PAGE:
Extra funding for Haringey’s children – Lynne Featherstone MP

Haringey’s schools are set to receive an extra £4.5million after the Liberal Democrats announced major investment for schools in Haringey through the Pupil Premium this week.
In its first year, the programme will target £625m extra funding to the poorest children in school, with this figure rising to £2.5bn each year, by the end of this Parliament.
In year one, every school is guaranteed an extra £430 from the Government for every child on free school meals and every looked-after child.
Commenting, Lynne Featherstone MP for Hornsey and Wood Green said:
“The pupil premium provides more money for disadvantaged children and means a better deal for Haringey schools.”
“By helping some of the most disadvantaged children, we can help whole school classes work together better and move forward faster. This is great news for children, parents and teachers alike.”
Liberal Democrat education spokesperson Cllr Rachel Allison adds: 
“The premium gives Headteachers in Haringey the freedom to use the money how they want, in the ways they know work – not how politicians in Whitehall tell them to.”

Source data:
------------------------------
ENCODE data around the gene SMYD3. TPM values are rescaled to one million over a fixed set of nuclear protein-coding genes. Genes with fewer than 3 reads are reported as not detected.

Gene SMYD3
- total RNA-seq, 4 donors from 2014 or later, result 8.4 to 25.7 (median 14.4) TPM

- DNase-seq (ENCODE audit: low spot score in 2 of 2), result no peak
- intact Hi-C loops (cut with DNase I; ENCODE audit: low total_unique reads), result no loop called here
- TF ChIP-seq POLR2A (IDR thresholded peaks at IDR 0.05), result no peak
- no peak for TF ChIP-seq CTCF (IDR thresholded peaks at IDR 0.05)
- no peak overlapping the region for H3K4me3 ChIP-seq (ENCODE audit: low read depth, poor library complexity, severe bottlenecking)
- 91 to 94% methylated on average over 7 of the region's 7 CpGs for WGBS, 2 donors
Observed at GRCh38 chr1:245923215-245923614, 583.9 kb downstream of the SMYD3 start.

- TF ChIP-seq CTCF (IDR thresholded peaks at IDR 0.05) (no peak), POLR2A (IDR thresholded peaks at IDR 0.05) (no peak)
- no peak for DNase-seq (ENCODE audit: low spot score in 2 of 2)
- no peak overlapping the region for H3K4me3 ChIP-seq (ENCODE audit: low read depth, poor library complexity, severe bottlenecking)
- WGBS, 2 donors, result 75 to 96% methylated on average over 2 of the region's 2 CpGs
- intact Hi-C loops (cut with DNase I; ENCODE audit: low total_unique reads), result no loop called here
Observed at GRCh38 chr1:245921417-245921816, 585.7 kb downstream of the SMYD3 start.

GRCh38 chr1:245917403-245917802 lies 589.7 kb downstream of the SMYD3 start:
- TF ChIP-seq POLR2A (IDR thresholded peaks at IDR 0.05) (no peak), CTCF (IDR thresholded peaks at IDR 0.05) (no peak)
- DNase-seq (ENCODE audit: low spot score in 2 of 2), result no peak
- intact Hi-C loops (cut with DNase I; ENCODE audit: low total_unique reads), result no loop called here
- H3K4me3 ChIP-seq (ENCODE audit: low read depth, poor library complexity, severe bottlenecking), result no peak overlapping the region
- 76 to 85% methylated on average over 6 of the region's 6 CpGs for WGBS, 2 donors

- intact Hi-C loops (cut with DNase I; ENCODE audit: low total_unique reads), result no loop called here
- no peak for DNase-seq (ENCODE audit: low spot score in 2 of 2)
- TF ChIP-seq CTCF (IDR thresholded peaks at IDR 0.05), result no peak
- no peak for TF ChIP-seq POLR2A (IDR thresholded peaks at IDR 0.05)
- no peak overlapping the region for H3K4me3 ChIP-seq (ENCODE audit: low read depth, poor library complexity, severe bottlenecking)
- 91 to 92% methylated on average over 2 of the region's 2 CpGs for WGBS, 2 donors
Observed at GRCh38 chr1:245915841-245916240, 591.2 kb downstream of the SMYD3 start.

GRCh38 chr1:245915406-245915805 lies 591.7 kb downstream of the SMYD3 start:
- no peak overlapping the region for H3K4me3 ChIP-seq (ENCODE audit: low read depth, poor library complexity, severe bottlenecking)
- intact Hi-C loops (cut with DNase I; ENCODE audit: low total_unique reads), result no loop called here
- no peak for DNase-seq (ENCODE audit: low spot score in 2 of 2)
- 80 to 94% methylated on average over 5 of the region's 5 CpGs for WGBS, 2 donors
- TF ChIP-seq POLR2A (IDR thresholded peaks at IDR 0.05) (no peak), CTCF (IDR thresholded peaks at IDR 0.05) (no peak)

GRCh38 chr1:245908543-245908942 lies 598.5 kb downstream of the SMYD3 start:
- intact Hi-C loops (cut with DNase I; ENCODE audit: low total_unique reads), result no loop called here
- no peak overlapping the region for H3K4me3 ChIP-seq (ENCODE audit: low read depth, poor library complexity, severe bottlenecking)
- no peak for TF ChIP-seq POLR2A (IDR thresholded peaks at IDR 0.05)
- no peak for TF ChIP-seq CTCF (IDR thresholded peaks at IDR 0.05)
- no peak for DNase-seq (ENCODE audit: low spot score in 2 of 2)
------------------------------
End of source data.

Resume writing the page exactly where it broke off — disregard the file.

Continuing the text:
“Enabling children from disadvantaged backgrounds to have the best possible start in life was a key pledge of the Liberal Democrats going into the last general election. The pupil premium delivers on this pledge – by providing schools with £430 for every disadvantaged child on top of existing pupil funding.”

0 thoughts on “Extra funding for Haringey’s children – Lynne Featherstone MP

  1. Flat-rate funding for the pupil premium will increase inequalities for disadvantaged London children (i.e. teachers – and everything else – costs more in London – so £430 buys much less of a teacher than it does, say, in the West Country). Perhaps then you could explain how £430 will ensure children have the ‘best start in life’?

    Also – you used the word ‘extra’ repeatedly, but Michael Gove has said that school budgets are not rising, so the pupil premium doesn’t seem to be extra money at all. This does also seem to mean that schools with less children on free school meals will face cuts (to balance the change in the way funds are distributed). This may well be justified in policy terms but your blog doesn’t mention this. Would love to hear an explanation or clarification if you know something Gove doesn’t? (http://www.bbc.co.uk/news/education-11983026).

  2. This is really disappointing news:


    Haringey pays teachers inner London rates but is funded on a formula that is based upon the salary rates of local residents. The area cost adjustment therefore rewards boroughs like Richmond upon Thames at the expense of poorer outer London boroughs. Lynne has been fully aware of this and in the forefront of a campaign to get this changed.